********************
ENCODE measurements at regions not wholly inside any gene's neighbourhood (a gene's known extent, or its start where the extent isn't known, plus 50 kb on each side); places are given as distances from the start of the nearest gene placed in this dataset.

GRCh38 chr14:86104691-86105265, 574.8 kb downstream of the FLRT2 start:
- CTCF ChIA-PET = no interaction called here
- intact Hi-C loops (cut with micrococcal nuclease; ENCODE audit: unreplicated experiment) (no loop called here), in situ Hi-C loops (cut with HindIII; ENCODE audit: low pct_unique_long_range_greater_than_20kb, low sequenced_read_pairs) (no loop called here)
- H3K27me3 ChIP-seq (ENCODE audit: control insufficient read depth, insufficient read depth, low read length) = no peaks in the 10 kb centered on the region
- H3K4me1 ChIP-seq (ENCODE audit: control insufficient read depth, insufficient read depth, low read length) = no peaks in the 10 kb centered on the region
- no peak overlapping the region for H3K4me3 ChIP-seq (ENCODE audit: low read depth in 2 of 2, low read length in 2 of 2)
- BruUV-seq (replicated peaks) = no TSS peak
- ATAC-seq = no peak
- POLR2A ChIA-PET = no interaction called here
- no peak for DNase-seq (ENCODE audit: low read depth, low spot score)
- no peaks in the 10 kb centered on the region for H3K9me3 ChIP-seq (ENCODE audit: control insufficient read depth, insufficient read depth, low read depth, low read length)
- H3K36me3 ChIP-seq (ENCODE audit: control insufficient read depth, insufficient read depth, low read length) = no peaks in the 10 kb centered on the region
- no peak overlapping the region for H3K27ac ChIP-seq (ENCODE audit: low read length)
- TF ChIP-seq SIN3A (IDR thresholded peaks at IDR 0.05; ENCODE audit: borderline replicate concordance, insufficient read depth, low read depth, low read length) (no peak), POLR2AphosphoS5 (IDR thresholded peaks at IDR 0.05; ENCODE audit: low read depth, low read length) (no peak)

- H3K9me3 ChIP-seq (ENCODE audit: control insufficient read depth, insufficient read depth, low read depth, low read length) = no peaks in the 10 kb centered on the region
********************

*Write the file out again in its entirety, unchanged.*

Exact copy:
ENCODE measurements at regions not wholly inside any gene's neighbourhood (a gene's known extent, or its start where the extent isn't known, plus 50 kb on each side); places are given as distances from the start of the nearest gene placed in this dataset.

GRCh38 chr14:86104691-86105265, 574.8 kb downstream of the FLRT2 start:
- CTCF ChIA-PET = no interaction called here
- intact Hi-C loops (cut with micrococcal nuclease; ENCODE audit: unreplicated experiment) (no loop called here), in situ Hi-C loops (cut with HindIII; ENCODE audit: low pct_unique_long_range_greater_than_20kb, low sequenced_read_pairs) (no loop called here)
- H3K27me3 ChIP-seq (ENCODE audit: control insufficient read depth, insufficient read depth, low read length) = no peaks in the 10 kb centered on the region
- H3K4me1 ChIP-seq (ENCODE audit: control insufficient read depth, insufficient read depth, low read length) = no peaks in the 10 kb centered on the region
- no peak overlapping the region for H3K4me3 ChIP-seq (ENCODE audit: low read depth in 2 of 2, low read length in 2 of 2)
- BruUV-seq (replicated peaks) = no TSS peak
- ATAC-seq = no peak
- POLR2A ChIA-PET = no interaction called here
- no peak for DNase-seq (ENCODE audit: low read depth, low spot score)
- no peaks in the 10 kb centered on the region for H3K9me3 ChIP-seq (ENCODE audit: control insufficient read depth, insufficient read depth, low read depth, low read length)
- H3K36me3 ChIP-seq (ENCODE audit: control insufficient read depth, insufficient read depth, low read length) = no peaks in the 10 kb centered on the region
- no peak overlapping the region for H3K27ac ChIP-seq (ENCODE audit: low read length)
- TF ChIP-seq SIN3A (IDR thresholded peaks at IDR 0.05; ENCODE audit: borderline replicate concordance, insufficient read depth, low read depth, low read length) (no peak), POLR2AphosphoS5 (IDR thresholded peaks at IDR 0.05; ENCODE audit: low read depth, low read length) (no peak)

- H3K9me3 ChIP-seq (ENCODE audit: control insufficient read depth, insufficient read depth, low read depth, low read length) = no peaks in the 10 kb centered on the region